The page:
Courtesy of Leake Auction Company

SCM Analysis


Vehicle:1991 Nissan Skyline R32 GT-R
Years Produced:1989–94
Number Produced:40,430
Original List Price:$31,000
SCM Valuation: $34,000
Chassis Number Location:Stamped into firewall above engine, also included on blue VIN plate on right-hand side of firewall
Engine Number Location:On block, below oil dipstick tube
Club Info:GT-R Owners Club
Alternatives: 1993–97 Toyota Supra Twin Turbo; 1984–96 Chevrolet Corvette C4; 1994–97 Mitsubishi 3000GT VR-4
Investment Grade:B

This car, Lot 752, sold for $30,800, including buyer’s premium, at Leake’s Tulsa, OK, auction on June 8, 2019.

I just turned 34, and nothing makes me feel older and more curmudgeonly than thinking about a Nissan R32 Skyline GT-R.

I hate that hooligan boy-racers have all but ruined the R32 for me. From what I can tell, the R32 GT-R is a car I should actually love. That’s because it’s pretty dang dorky.

If the rear windshield wiper alone didn’t give it immediately away, the R32 was obviously designed by Japanese nerds. And there’s nothing I love more than nerdy cars.

Unconvinced the R32 has nerd credentials? Let’s break down its components.

It’s a Nerdfest!

The R32’s nose looks like it was cribbed from the Saab 9000, which is probably the king of dorkmobiles. It looks tame and not menacing or exotic, flying in the face of its “Godzilla” moniker — a decidedly nerdy nickname in and of itself.

Although it’s a reasonably priced compact sports car — fairly nice-looking examples can be had below $30,000, as we’ll discuss later down — it has 4-wheel drive AND 4-wheel steering. I believe if you look in the dictionary under “over-engineered,” both those systems are cited.

The staid styling of the exterior continues into the cabin. The R32’s interior has no special adornments. It’s a hard-plastic shrine to driving — but in a good way.

And let’s not forget that heavenly, but arguably superfluous, rear wiper. Drool.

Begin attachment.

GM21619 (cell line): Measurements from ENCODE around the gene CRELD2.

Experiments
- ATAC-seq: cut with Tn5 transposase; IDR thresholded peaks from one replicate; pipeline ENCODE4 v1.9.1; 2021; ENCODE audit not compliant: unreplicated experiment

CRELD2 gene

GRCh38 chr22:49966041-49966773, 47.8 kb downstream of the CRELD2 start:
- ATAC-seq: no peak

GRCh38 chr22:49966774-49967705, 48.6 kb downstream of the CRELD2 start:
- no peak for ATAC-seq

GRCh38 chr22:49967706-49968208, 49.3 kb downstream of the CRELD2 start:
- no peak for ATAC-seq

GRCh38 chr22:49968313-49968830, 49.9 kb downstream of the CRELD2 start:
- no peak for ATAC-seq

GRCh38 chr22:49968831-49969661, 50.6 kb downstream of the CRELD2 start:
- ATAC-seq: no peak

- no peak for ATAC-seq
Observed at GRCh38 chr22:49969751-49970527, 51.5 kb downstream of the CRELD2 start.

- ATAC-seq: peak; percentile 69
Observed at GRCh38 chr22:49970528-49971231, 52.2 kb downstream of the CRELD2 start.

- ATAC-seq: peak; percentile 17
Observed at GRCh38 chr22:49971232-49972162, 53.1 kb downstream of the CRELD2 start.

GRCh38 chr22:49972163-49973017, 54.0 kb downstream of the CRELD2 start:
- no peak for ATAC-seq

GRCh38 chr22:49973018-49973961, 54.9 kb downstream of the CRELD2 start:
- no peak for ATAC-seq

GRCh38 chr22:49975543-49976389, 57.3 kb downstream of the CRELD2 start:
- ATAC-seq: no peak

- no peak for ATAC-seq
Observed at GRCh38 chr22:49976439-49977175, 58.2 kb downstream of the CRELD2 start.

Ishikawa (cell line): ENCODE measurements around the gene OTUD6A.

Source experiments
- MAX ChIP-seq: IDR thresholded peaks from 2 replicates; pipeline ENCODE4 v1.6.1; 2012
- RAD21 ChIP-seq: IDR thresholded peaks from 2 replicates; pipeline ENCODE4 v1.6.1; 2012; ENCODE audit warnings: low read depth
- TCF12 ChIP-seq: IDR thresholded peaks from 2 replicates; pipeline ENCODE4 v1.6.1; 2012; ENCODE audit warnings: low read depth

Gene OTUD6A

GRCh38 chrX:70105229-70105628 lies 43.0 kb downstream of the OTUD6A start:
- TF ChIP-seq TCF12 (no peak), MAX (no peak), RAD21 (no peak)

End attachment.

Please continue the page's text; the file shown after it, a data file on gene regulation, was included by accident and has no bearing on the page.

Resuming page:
Lots of ponies

A non-nerdy sports car would be powered by a monstrous V8 or maybe even a prodigious V12 thrumming under its hood. Everyone agrees those are sexy engines; songs are written about them — songs for beautiful people to have sex to.

However, the R32 is driven by Nissan’s RB26DETT twin-turbocharged 2.6-liter inline 6-cylinder engine. And nobody is writing songs about small-displacement inline 6s.

Furthermore, Nissan officially rated the R32’s power output at about 276 horsepower. That figure was furnished during the rumored “gentleman’s agreement” between Japanese automakers, where brands consented to keep their cars under 300 horses. Despite that pact, the R32 has been routinely clocked at 320 horsepower — even 20-year-old, unmodified examples.

Nissan pretended that the R32 was less powerful than it really was. If publicly under-rating your halo sport car’s performance figures in order to comply with a gentleman’s agreement is not nerdy, I don’t know what is.

A precise rocket

So if the R32 GT-R is dorky, what from that era wasn’t? I wager Camaro and Mustang weren’t.

At the same time Nissan was painstakingly crafting a 4-wheel-drive-and-steer supercar, Chevrolet and Ford were turning out live-axle, rear-drive, V8-powered bare-knuckle brawlers with all the preciseness of the word “thereabouts.”

If the GT-R was a sextant, the American Pony cars of the early ’90s were the equivalent of measuring the stars with your bare hands. The Pony cars weren’t exacting or, really, something to be terribly proud of. They weren’t at all nerdy; they were just nasty.

Because of that devil-may-care persona, you’d think American boy-racers would prefer Detroit’s cruel duo to some JDM nerd-rocket. But they don’t. They love this car.

“Fast and Furious”

The big-boy GT-R, though, Godzilla, is the one lauded by boy-racers everywhere, mostly due to its starring role in the blockbuster “Fast and the Furious” franchise.

Because of that Paul Walker-inspired Skyline mania, examples imported to the U.S. have continued to climb in value — even though there are ever-increasing numbers of them on the market. It’s a supply-and-demand conundrum that economists can someday study.

With that economics heads-scratcher in mind, we come to the 1991 Nissan R32 Skyline GT-R that sold in Tulsa, OK, in June for $30,800 — nearly $4,000 below the SCM Pocket Price Guide median.

When this R32 was imported to the U.S., it underwent a restoration, including new exterior paint — and suede-and-leather upholstery inside the cabin. It is said to be loaded with NISMO upgrades, too, including a roll cage.

I am guessing the reasons it sold for such a modest price were the auction location (who buys a JDM Nissan in Tulsa?) and its questionable previous condition.

This R32 shows 131,732 kilometers (81,854 miles) on its odometer. Given its high mileage and large number of modifications, this example was probably ridden hard and put away wet, necessitating the resto job.

No matter — if the drivetrain is in good shape and correctly serviced, this one was well bought. It’s not one I’d mark as an awesome investment piece. Rather, if the buyer intends to keep it as a nice-looking R32 to occasionally tear around Tulsa, then it’s a slam-dunk. ♦

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